With a mid-afternoon announcement that the concert was sold out, Birmingham’s Symphony Hall filled slowly for opening act Dan Layus.
The former Augustana frontman was joined by a violinist friend for an intimate, emotionally intense 30-minute set that showcased his distinctive vocal for his compelling compositions. Impressing with his insightful storyteller lyrics, his set easily drifts by and is warmly received as the audience filters in anticipating the evening’s big draw, LeAnn Rimes.
After a brief interval, the band took to the stage as the multi-million selling former country artist casually strolls across to arrive at her copper microphone. In an understated dark trouser, white blouse combo she immediately launches unaccompanied into Love Line from her sixteenth studio album, Remnants.The power and emotion of her vocal is truly captivating. It is immediately clear that this is going to be an evening to remember.
With no tricks pulled, the show is one that focuses solely on the musical dexterity of the artist centre stage. Accompanied by a four-piece band, the show exudes the sheer joy expressed in her latest record. With a truly humble LeAnn genuinely thanking the audience for their unswerving support over the 21 years of her recording career to date, they return their thanks with a series of respectful applause, whoops and whistles. Responding to every call-out from the audience, the show is one that demonstrates why unlike many of her contemporaries, LeAnn is still going strong.
As was no doubt expected, the shows centres on the truly sensational Remnants – a record that completed her transition from genre-defined artist to vocalist without restriction or needs for definition. With notable highlights including a spine-tingling Mother, during which even a pin drop could be heard and the anthemic Love Is Love Is Love, it is no surprise that many in the queue to purchase signed copies of the record after the show left empty handed.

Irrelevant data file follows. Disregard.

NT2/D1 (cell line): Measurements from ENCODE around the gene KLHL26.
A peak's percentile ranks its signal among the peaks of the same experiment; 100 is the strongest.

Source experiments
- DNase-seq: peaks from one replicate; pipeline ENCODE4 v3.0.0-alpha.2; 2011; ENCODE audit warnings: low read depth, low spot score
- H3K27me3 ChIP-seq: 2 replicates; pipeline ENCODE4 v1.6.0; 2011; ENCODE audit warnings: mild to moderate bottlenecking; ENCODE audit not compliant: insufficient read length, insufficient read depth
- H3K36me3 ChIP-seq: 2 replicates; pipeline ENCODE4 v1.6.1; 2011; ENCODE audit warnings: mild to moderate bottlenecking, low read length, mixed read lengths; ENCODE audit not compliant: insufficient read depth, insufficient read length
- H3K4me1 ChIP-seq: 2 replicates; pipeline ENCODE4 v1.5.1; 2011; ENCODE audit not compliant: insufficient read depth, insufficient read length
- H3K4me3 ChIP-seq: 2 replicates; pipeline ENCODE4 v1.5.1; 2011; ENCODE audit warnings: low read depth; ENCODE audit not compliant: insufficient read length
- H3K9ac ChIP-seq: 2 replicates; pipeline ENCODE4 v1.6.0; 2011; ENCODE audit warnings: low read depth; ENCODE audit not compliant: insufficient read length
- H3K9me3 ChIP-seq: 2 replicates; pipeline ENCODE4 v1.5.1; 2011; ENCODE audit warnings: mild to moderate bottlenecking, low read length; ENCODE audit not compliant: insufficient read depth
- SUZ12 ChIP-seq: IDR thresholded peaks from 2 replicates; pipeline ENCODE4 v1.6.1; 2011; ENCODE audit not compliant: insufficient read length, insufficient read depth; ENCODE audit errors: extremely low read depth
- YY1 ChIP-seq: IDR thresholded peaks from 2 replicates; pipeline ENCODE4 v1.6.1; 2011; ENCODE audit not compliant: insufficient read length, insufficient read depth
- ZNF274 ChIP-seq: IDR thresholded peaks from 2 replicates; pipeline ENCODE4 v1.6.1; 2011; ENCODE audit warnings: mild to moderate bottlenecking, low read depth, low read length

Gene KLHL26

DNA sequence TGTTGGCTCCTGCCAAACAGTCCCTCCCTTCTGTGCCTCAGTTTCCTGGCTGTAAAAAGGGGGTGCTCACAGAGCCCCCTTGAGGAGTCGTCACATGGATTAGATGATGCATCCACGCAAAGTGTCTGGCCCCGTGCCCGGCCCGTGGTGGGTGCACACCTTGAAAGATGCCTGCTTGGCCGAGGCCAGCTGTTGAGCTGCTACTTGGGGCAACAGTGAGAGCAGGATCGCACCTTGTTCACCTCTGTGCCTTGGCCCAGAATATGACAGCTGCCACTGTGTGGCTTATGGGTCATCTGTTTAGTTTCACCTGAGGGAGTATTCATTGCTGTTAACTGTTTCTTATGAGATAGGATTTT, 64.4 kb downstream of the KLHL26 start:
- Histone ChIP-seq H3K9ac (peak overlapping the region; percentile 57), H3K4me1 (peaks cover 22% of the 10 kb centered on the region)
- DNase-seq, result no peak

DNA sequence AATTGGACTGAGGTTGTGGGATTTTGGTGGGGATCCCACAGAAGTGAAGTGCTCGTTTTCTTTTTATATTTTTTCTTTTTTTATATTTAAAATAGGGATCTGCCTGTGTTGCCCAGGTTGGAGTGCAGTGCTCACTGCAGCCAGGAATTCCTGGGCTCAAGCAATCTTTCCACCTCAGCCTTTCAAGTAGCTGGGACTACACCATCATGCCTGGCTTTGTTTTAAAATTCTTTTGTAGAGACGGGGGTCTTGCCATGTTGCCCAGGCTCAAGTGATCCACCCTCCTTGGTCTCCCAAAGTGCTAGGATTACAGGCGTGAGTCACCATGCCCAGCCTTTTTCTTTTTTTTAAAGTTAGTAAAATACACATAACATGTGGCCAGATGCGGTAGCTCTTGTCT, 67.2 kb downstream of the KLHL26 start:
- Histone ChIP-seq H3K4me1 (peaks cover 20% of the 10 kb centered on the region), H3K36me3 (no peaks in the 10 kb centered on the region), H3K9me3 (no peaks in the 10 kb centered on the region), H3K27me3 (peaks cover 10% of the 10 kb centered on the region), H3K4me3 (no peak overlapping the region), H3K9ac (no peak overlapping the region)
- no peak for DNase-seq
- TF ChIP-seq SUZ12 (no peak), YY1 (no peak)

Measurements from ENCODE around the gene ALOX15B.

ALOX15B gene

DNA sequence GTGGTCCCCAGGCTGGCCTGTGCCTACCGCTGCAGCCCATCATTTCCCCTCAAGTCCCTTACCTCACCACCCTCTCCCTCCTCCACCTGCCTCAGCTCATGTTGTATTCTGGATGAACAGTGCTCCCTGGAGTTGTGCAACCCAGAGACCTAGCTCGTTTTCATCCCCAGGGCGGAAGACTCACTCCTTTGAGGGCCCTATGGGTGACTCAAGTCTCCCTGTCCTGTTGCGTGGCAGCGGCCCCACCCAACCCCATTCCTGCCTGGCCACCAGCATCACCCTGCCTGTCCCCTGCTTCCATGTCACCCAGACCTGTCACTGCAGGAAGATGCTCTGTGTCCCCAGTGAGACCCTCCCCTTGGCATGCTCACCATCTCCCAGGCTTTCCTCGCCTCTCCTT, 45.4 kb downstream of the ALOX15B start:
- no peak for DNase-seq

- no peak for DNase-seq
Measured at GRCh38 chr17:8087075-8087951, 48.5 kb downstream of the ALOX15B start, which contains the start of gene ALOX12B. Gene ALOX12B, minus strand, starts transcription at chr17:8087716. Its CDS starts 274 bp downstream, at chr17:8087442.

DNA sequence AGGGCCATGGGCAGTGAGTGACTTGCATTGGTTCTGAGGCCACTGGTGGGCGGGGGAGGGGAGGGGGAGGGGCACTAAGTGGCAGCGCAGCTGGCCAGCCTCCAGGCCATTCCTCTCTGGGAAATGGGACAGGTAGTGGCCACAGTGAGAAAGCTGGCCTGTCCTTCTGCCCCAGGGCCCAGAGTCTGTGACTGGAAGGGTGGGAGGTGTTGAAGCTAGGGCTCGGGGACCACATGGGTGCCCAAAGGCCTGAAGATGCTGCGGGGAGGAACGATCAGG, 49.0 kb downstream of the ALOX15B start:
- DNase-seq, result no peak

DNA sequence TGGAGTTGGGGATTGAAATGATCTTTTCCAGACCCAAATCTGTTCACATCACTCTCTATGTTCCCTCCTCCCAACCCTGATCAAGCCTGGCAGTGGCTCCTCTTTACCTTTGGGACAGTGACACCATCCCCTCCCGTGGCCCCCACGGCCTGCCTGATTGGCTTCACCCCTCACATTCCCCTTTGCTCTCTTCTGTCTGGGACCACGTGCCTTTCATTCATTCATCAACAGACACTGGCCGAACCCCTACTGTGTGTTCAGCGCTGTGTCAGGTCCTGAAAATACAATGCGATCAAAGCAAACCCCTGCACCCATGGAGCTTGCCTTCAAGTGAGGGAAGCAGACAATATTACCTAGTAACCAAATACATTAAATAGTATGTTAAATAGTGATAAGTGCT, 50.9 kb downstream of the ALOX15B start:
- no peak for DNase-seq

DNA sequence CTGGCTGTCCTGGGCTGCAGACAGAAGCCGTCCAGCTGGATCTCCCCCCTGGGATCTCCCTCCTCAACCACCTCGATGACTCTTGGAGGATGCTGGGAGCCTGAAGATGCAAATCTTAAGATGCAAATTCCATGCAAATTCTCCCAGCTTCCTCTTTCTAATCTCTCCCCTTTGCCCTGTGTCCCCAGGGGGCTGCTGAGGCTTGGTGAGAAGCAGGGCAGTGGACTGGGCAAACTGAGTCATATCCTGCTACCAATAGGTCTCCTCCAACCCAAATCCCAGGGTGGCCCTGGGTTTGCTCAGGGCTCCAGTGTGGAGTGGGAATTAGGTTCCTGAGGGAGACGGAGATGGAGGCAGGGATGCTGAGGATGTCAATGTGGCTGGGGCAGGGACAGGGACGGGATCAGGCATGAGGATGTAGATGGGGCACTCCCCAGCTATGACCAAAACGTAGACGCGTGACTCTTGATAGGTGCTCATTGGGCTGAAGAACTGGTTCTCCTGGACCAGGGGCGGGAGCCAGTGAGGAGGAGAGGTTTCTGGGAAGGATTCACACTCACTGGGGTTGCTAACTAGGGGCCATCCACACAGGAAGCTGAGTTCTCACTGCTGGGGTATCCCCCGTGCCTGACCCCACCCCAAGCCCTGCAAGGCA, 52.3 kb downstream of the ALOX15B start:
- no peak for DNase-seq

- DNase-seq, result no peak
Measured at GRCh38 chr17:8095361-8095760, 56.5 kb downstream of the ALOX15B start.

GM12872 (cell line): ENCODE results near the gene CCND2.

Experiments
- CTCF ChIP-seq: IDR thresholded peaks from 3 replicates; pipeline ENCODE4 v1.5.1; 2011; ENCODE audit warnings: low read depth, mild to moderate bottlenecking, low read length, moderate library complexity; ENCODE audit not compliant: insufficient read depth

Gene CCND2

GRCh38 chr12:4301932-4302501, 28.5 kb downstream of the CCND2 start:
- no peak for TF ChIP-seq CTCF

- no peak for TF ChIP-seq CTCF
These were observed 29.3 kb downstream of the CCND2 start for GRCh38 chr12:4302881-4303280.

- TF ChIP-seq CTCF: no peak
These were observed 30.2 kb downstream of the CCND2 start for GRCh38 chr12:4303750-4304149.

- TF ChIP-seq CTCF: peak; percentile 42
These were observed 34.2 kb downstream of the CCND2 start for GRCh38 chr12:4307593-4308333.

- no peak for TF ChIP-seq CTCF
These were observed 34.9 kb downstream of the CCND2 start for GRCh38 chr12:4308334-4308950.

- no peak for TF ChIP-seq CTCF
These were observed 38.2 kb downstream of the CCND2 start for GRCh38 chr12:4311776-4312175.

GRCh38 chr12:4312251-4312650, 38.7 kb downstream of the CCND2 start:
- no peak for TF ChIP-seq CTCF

While the realisation that LeAnn had just released the finest record of her career dawned on many, fans of her early years were rewarded with a moving reworking of her debut US number 1 One Way Ticket and a dance to her debut UK number 1 Can’t Fight The Moonlight. While the new material showed LeAnn should not just be remembered for How Do I Live, which felt like the evening’s weakest number, the audience were left craving other early hits including Commitment, which sadly despite an audience request was not delivered as it simply had not been rehearsed – which is more than reason enough.
Paying tribute to her British boys, a stripped back medley of duets she had recorded with Elton John, Ronan Keating and David Gray showcased the strength of the often overlooked collaborations she has enjoyed chart success within the UK, even if she missed Everybody’s Someone, her Brian McFadden duet, off the list.
Closing the show with a series of covers, most impressively a jaw-dropping take on R-E-S-P-E-C-T and mesmerising Hallelujah, the sheer joy in LeAnn’s performance proved infectious and it was clear she was moved by the standing ovation that she deservedly received. Without any need for special effects, dance routines or vocal trickery, LeAnn took her audience on a magical journey into her world and opened their eyes with her insightful lyrics and unforgettable vocal.
The set list:
Love Line (from Remnants, 2016/17)
Remnants (from Remnants, 2016/17)
One Way Ticket (Because I Care) (from Blue, 1996)
Fast Car (Tracy Chapman cover)
Blue (from Blue, 1996)
I Need You (from Jesus: Music From and Inspired by the Epic Mini Series, 2000)
Love Is Love is Love (from Remnants, 2016/17)
Mother (from Remnants, 2016/17)
How Do I Live (single, 1997)
Long Live Love (from Remnants, 2016/17)
Last Thing On My Mind (from Ronan Keating’s Turn It On, 2003)
Written In The Stars (from Elton John’s Aida, 1999)
Till We Ain’t Strangers Anymore (from Bon Jovi’s Lost Highway, 2007)
Do It Wrong With Me (from Remnants, 2016/17)
Outrageous Love (from Remnants, 2016/17)
The Story (from Remnants, 2016/17)
Can’t Fight the Moonlight (from the Coyote Ugly soundtrack, 2000)
I’m Every Woman (Chaka Khan cover)
Waterfalls (TLC cover)
Get Lucky (Daft Punk cover)
1999 (Prince cover)
Respect (Aretha Franklin cover)
Can’t Fight The Moonlight (Reprise)
Hallelujah (Leonard Cohen cover)